About Me

Education, the knowledge society, the global market all connected through technology and cross-cultural communication skills are I am all about. I hope through this blog to both guide others and travel myself across disciplines, borders, theories, languages, and cultures in order to create connections to knowledge around the world. I teach at the University level in the areas of Business, Language, Communication, and Technology.

Thursday, November 14, 2013

Tips on Revision: Major revisions

Major Revisions

The first thing you must determine when faced when major revisions (including total overhaul of organization, reformulating your research, cutting out large amounts of your document) is whether to start the writing process over or try starting over. The reason most people don't do this is because they feel they will have wasted time writing the first draft. However, sometimes the structural or content changes are so major it is better to start from scratch, using the ideas and insights you created while writing your first draft.

One suggestion in starting over is to answer the question: What are the three major things I want the reader to take away from this. This is the equivalent of the 3 minute pitch. This should help you to focus your writing on only the most important elements for this one particular piece of writing. Once you have these three major points, you can use them to write your introduction. If you have specific passages that support those three points, you can cut and paste them into your new structure, but only as they support your introduction. Anything else should be excluded and saved for later. I did this for my dissertation. While editing and revision was an interesting topic, it did not fit my introduction, nor did it really answer my research questions. As a result, I am now doing further research just on that topic for a journal article.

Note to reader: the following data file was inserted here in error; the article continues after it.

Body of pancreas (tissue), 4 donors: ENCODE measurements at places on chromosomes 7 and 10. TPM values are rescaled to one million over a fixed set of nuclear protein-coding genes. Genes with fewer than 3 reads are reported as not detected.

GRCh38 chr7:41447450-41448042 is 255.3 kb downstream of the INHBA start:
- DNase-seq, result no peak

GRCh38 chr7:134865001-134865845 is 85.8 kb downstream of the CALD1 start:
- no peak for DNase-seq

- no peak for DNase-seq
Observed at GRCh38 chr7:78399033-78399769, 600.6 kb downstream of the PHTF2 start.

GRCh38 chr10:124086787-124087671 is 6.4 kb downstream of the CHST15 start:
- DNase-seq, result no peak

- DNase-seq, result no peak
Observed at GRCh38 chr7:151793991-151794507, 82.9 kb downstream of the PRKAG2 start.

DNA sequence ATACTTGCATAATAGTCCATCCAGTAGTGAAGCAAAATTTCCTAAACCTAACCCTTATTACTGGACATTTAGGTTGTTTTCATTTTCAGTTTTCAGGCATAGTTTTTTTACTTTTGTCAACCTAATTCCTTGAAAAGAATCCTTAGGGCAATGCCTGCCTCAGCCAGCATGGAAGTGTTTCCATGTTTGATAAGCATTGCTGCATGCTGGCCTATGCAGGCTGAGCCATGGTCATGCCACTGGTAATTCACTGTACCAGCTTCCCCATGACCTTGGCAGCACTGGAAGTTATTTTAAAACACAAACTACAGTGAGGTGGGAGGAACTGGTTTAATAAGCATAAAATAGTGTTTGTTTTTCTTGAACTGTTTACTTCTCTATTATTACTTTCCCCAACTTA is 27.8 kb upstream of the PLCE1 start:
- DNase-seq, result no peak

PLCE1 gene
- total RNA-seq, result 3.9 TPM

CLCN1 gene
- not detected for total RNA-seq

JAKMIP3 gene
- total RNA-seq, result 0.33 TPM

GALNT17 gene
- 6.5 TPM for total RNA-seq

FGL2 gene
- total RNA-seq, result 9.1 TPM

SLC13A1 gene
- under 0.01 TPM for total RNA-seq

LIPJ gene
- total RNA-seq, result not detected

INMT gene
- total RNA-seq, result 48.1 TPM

This last suggestion also works when you need to cut a lot out to fit a required word limit. By focusing on your research questions and introduction, you can cut out parts that are not directly relevant. You need to be ruthless in your cuts, however, keep the sections for further publications.

No comments: